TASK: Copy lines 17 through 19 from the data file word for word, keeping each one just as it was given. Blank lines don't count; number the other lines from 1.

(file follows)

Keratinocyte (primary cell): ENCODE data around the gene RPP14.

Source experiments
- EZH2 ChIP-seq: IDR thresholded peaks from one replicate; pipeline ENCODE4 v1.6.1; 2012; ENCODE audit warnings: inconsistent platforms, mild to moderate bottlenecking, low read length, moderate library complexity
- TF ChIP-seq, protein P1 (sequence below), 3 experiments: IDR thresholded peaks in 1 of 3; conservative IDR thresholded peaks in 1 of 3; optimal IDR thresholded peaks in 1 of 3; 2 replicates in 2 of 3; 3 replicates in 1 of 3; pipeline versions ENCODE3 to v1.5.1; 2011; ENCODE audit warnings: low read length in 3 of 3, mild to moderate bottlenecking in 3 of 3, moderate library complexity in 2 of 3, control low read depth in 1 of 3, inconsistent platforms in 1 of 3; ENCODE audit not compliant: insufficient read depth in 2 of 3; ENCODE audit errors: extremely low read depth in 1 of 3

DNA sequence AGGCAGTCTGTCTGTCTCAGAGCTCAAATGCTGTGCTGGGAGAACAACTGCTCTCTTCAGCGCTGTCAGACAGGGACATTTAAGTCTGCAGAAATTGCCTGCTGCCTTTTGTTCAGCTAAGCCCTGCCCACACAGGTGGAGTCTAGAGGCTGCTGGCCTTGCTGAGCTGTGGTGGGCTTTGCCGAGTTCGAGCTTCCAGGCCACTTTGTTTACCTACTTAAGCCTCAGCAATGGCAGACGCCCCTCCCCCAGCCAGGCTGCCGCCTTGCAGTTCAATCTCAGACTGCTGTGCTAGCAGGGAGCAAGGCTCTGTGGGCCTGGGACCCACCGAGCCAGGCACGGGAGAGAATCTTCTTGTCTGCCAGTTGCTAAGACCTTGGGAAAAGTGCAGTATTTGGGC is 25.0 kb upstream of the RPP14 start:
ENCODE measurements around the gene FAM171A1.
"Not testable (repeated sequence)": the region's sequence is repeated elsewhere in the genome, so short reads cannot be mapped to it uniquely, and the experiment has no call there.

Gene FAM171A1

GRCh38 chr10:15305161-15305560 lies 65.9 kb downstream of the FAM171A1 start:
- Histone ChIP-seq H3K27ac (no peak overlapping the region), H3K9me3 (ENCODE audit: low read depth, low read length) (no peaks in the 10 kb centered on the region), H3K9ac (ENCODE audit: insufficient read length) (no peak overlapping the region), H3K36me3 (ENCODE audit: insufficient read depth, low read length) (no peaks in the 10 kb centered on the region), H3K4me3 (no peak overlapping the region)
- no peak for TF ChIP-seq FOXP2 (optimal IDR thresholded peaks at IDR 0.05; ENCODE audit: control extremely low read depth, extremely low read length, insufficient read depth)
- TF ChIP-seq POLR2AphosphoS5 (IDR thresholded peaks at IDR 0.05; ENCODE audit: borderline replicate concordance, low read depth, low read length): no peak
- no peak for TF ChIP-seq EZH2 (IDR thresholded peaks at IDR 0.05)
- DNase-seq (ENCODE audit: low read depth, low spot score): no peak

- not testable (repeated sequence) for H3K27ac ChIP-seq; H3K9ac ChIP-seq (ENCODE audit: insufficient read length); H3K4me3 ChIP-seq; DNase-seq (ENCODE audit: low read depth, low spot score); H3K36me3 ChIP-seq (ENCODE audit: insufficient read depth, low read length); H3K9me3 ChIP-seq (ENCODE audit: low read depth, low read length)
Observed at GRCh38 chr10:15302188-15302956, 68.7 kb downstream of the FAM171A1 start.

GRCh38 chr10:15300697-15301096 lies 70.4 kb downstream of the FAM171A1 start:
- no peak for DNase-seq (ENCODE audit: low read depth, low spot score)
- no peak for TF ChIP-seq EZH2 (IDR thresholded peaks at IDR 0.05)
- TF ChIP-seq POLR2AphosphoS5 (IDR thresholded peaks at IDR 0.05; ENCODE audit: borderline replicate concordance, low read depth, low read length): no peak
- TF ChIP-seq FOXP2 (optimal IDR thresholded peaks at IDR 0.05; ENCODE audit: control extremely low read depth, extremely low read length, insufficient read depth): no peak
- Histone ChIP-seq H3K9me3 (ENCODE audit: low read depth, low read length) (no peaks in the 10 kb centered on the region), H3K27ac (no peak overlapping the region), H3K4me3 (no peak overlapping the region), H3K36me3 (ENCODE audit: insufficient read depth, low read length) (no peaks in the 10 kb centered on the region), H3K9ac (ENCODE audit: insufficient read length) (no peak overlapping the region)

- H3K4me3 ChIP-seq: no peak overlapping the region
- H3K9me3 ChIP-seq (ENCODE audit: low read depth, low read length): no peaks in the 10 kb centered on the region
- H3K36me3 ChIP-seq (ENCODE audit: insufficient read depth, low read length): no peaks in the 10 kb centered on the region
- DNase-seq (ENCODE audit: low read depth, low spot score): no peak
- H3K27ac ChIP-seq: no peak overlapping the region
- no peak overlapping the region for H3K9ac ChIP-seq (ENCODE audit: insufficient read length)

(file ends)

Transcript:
GRCh38 chr10:15300697-15301096 lies 70.4 kb downstream of the FAM171A1 start:
- no peak for DNase-seq (ENCODE audit: low read depth, low spot score)
- no peak for TF ChIP-seq EZH2 (IDR thresholded peaks at IDR 0.05)